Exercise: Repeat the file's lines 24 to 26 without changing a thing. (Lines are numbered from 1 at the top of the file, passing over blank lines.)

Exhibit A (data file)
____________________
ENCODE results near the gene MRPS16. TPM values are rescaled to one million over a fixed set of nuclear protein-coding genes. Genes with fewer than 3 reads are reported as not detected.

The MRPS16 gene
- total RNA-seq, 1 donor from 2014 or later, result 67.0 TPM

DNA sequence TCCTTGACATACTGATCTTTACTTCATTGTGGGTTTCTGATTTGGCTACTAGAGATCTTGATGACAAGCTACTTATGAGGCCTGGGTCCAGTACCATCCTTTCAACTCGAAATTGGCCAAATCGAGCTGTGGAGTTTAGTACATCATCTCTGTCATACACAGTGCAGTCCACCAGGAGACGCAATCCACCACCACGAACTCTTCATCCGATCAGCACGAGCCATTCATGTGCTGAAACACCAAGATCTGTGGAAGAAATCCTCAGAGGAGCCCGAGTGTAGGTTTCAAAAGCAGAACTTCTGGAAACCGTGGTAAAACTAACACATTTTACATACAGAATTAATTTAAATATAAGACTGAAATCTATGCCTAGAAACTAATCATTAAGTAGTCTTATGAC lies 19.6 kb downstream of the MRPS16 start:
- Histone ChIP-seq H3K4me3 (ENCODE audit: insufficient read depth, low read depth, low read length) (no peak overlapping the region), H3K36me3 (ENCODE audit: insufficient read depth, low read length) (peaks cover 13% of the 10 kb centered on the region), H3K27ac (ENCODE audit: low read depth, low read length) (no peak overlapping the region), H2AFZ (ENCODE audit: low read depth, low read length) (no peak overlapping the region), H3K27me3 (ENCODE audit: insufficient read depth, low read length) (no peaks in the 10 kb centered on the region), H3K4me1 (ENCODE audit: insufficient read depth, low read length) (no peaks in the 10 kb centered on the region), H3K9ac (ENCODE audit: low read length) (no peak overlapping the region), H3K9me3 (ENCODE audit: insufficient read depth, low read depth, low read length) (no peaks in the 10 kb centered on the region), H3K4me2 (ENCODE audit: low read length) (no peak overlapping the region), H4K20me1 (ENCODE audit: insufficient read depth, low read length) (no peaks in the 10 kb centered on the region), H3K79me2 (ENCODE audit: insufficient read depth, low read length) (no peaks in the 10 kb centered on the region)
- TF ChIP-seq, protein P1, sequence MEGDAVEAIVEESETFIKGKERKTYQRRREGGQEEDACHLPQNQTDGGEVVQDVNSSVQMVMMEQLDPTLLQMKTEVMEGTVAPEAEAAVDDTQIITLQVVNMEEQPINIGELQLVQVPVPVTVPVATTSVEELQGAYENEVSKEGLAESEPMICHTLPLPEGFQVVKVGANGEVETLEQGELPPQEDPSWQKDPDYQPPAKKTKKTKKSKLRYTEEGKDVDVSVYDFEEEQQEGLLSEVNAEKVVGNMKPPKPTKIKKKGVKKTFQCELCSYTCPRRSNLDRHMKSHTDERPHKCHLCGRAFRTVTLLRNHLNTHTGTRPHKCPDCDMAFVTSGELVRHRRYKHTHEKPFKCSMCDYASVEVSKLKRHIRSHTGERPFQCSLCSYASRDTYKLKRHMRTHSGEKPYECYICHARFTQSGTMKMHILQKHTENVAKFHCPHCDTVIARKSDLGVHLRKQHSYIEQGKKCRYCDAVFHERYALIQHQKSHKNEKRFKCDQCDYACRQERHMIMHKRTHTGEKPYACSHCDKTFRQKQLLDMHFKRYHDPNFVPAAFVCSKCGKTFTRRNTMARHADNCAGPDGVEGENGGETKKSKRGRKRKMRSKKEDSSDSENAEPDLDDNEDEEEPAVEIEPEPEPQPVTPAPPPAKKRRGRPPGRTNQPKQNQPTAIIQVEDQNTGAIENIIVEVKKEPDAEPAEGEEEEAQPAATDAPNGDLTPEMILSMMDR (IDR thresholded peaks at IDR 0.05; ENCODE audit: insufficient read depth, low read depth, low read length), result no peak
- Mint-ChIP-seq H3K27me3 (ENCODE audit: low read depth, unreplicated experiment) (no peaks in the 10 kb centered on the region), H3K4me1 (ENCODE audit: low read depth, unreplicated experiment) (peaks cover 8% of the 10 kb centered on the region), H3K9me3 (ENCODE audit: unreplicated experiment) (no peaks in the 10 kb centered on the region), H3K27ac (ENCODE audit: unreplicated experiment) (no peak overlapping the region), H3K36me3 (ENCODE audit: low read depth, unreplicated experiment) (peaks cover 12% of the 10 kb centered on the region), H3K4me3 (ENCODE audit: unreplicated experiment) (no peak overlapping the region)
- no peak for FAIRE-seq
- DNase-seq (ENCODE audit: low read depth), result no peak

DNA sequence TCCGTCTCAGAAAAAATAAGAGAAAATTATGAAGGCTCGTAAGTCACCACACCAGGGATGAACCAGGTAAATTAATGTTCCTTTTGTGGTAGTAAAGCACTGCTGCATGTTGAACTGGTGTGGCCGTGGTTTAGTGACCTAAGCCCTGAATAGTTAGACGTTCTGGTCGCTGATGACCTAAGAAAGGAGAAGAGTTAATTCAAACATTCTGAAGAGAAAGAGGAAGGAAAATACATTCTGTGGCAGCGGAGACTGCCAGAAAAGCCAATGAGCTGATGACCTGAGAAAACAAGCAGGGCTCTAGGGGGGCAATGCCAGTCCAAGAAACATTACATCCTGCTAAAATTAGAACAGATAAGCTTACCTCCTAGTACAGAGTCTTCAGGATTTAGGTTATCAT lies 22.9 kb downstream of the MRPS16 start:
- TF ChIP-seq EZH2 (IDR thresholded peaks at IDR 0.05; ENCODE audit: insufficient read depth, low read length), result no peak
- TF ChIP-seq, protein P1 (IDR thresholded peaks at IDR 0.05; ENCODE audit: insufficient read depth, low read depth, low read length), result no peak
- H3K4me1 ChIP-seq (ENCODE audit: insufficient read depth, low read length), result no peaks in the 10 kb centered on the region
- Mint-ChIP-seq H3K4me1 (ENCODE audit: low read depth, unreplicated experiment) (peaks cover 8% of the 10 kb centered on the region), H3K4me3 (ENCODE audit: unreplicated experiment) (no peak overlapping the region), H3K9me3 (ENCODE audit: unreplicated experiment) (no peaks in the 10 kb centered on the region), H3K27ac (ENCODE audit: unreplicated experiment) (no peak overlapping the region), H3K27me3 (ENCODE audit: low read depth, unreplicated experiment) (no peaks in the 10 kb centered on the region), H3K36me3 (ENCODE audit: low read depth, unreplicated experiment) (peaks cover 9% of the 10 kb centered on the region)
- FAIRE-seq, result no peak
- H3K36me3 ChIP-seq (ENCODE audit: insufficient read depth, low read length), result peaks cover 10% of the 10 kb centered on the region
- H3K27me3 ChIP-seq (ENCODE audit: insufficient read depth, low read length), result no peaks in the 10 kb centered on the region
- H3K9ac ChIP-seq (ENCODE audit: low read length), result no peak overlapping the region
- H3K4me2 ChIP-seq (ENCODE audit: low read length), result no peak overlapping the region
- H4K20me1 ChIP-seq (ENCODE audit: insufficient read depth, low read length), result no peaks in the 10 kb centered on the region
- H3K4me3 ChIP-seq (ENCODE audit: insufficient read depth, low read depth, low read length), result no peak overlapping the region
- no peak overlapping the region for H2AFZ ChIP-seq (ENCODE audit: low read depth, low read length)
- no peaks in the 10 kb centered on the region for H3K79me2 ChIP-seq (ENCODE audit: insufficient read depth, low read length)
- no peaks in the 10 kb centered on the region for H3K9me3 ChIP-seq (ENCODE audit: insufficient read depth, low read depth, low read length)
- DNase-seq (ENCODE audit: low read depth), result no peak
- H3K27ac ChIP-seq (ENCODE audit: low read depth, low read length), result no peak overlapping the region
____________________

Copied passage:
- no peaks in the 10 kb centered on the region for H3K9me3 ChIP-seq (ENCODE audit: insufficient read depth, low read depth, low read length)
- DNase-seq (ENCODE audit: low read depth), result no peak
- H3K27ac ChIP-seq (ENCODE audit: low read depth, low read length), result no peak overlapping the region